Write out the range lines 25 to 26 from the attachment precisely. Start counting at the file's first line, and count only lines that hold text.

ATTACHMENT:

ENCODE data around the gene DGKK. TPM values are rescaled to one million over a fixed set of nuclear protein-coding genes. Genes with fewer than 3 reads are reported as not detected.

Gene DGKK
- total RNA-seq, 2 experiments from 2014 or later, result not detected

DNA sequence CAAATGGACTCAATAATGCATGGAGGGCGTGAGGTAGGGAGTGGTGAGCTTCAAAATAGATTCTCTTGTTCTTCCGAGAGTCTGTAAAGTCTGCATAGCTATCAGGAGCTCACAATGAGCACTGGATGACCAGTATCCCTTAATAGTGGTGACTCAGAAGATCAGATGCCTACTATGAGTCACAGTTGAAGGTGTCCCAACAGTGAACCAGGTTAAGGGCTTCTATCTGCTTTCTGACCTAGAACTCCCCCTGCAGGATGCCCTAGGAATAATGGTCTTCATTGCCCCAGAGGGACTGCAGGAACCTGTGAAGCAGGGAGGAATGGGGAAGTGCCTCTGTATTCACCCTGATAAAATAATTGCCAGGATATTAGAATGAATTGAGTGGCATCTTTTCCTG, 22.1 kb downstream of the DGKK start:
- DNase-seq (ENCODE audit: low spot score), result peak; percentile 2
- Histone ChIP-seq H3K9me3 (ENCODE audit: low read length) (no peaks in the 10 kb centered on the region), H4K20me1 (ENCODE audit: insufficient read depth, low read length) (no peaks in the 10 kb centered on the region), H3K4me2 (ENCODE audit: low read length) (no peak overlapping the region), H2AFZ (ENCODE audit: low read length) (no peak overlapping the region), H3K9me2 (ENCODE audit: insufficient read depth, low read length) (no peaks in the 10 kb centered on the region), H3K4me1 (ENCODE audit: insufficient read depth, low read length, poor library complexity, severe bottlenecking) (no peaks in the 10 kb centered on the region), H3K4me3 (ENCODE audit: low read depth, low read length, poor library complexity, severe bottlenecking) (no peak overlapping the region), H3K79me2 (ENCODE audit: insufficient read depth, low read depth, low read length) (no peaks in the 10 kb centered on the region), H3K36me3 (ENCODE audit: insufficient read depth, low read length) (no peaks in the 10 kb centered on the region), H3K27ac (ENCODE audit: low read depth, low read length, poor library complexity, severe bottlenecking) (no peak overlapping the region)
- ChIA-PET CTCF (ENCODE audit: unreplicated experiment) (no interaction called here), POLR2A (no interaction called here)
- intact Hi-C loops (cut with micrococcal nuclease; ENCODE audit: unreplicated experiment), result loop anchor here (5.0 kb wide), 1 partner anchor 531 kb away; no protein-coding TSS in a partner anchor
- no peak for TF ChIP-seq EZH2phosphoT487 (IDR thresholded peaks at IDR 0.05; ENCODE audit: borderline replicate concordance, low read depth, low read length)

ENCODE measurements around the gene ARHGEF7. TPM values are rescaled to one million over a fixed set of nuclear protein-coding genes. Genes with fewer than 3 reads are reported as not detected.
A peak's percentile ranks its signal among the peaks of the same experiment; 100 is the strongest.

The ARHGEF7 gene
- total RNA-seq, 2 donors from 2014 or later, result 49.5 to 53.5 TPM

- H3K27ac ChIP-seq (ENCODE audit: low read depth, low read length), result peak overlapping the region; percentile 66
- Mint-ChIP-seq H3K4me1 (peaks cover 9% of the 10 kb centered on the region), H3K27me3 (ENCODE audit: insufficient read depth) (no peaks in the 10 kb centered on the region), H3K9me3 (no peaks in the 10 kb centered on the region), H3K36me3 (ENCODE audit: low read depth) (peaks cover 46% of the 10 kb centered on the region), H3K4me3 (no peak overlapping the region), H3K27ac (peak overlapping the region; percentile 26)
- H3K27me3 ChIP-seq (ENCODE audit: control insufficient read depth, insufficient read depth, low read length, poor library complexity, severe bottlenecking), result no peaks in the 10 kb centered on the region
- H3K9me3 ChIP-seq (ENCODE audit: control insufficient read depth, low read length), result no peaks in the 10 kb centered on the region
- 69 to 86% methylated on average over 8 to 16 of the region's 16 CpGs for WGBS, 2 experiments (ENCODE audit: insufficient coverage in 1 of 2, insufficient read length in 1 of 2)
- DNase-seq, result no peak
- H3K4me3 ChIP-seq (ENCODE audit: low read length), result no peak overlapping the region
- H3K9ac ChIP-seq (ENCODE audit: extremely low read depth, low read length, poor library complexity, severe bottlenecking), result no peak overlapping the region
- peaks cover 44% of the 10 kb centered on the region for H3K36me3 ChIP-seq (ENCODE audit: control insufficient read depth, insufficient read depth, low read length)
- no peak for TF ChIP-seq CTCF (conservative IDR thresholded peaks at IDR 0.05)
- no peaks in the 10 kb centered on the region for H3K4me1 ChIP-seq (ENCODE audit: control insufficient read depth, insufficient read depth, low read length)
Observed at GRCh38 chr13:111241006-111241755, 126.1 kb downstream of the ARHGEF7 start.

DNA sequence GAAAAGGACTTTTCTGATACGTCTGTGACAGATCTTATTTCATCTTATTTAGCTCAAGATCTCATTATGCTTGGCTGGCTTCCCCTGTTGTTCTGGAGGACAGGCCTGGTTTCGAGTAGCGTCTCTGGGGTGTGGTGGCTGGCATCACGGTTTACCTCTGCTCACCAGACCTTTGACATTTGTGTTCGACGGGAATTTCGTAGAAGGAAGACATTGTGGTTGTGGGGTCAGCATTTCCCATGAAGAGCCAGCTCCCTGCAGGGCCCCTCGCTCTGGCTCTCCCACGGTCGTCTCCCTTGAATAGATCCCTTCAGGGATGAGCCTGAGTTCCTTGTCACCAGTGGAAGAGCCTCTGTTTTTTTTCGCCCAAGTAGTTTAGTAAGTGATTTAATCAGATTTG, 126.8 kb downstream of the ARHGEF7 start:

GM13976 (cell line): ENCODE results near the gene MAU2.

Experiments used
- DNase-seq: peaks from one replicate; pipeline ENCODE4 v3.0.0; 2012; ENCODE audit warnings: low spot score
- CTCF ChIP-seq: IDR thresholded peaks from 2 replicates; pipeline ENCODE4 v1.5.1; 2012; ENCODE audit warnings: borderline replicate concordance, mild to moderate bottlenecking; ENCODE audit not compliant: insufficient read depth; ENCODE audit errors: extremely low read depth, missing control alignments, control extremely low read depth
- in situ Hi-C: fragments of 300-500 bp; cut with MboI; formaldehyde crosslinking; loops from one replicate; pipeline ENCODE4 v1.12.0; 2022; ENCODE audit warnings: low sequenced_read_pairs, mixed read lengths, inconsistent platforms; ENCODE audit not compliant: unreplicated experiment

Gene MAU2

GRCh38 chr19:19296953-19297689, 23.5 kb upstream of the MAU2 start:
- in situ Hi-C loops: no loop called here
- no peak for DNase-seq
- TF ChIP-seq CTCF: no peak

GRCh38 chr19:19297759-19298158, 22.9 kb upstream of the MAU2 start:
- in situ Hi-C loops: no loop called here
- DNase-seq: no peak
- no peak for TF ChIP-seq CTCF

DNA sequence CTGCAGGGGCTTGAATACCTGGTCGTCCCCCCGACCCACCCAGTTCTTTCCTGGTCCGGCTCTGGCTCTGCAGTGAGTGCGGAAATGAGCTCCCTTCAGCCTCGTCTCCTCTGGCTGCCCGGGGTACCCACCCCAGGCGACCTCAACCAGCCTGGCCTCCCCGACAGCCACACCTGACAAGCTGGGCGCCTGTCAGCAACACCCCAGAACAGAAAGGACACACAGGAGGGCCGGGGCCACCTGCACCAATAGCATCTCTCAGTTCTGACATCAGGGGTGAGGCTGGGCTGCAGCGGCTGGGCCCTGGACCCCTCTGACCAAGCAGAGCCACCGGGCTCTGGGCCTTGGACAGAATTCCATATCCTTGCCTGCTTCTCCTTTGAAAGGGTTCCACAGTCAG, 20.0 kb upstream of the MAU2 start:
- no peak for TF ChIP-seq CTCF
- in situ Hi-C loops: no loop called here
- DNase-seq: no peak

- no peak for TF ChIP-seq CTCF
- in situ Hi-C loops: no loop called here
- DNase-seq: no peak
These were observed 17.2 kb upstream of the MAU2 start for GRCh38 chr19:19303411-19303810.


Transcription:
Observed at GRCh38 chr13:111241006-111241755, 126.1 kb downstream of the ARHGEF7 start.

DNA sequence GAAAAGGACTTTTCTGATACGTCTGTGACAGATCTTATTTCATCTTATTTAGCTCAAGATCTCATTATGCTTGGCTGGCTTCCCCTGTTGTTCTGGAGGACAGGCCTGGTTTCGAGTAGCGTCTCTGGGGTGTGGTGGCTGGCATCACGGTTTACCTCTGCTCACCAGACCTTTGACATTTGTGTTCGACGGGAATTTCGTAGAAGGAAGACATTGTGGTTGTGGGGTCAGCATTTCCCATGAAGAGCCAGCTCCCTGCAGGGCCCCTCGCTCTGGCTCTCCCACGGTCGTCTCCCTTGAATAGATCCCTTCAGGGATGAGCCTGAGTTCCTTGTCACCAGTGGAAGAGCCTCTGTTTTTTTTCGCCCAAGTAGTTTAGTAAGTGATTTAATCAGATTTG, 126.8 kb downstream of the ARHGEF7 start: